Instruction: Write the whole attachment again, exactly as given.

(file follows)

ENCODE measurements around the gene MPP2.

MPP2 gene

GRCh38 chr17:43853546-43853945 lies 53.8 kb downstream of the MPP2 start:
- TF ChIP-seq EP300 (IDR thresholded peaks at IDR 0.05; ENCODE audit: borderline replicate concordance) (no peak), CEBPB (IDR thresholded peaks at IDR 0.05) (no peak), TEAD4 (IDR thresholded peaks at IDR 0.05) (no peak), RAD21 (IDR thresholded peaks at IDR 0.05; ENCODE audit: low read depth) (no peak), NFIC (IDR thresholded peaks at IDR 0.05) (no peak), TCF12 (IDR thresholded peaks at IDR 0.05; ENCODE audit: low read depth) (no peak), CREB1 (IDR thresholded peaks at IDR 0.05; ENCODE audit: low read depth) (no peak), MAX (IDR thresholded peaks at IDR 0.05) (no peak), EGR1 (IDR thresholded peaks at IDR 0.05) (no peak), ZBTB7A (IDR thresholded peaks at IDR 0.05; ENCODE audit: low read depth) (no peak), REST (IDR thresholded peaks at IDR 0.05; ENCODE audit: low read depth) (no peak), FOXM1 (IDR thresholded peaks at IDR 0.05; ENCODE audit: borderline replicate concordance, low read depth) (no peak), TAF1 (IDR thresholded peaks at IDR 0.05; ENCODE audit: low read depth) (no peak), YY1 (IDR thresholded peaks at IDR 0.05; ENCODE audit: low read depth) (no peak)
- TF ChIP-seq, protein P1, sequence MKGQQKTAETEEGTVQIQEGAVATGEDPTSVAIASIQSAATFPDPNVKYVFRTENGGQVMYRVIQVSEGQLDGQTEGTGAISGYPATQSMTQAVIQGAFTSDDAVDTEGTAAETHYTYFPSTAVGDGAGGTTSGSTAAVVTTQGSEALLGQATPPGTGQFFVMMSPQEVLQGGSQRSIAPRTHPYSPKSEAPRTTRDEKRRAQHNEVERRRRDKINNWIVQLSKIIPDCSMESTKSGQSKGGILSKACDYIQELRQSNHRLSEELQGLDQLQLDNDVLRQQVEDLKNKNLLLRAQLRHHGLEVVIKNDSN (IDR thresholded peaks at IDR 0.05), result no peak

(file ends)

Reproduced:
ENCODE measurements around the gene MPP2.

MPP2 gene

GRCh38 chr17:43853546-43853945 lies 53.8 kb downstream of the MPP2 start:
- TF ChIP-seq EP300 (IDR thresholded peaks at IDR 0.05; ENCODE audit: borderline replicate concordance) (no peak), CEBPB (IDR thresholded peaks at IDR 0.05) (no peak), TEAD4 (IDR thresholded peaks at IDR 0.05) (no peak), RAD21 (IDR thresholded peaks at IDR 0.05; ENCODE audit: low read depth) (no peak), NFIC (IDR thresholded peaks at IDR 0.05) (no peak), TCF12 (IDR thresholded peaks at IDR 0.05; ENCODE audit: low read depth) (no peak), CREB1 (IDR thresholded peaks at IDR 0.05; ENCODE audit: low read depth) (no peak), MAX (IDR thresholded peaks at IDR 0.05) (no peak), EGR1 (IDR thresholded peaks at IDR 0.05) (no peak), ZBTB7A (IDR thresholded peaks at IDR 0.05; ENCODE audit: low read depth) (no peak), REST (IDR thresholded peaks at IDR 0.05; ENCODE audit: low read depth) (no peak), FOXM1 (IDR thresholded peaks at IDR 0.05; ENCODE audit: borderline replicate concordance, low read depth) (no peak), TAF1 (IDR thresholded peaks at IDR 0.05; ENCODE audit: low read depth) (no peak), YY1 (IDR thresholded peaks at IDR 0.05; ENCODE audit: low read depth) (no peak)
- TF ChIP-seq, protein P1, sequence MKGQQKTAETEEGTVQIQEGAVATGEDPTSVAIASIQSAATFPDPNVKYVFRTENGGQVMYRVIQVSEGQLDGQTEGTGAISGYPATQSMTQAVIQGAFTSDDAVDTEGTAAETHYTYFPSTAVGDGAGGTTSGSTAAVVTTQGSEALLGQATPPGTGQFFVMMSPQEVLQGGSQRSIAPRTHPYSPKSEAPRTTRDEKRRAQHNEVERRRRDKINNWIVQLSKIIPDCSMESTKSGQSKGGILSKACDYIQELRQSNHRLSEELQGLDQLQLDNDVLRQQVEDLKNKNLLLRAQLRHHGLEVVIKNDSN (IDR thresholded peaks at IDR 0.05), result no peak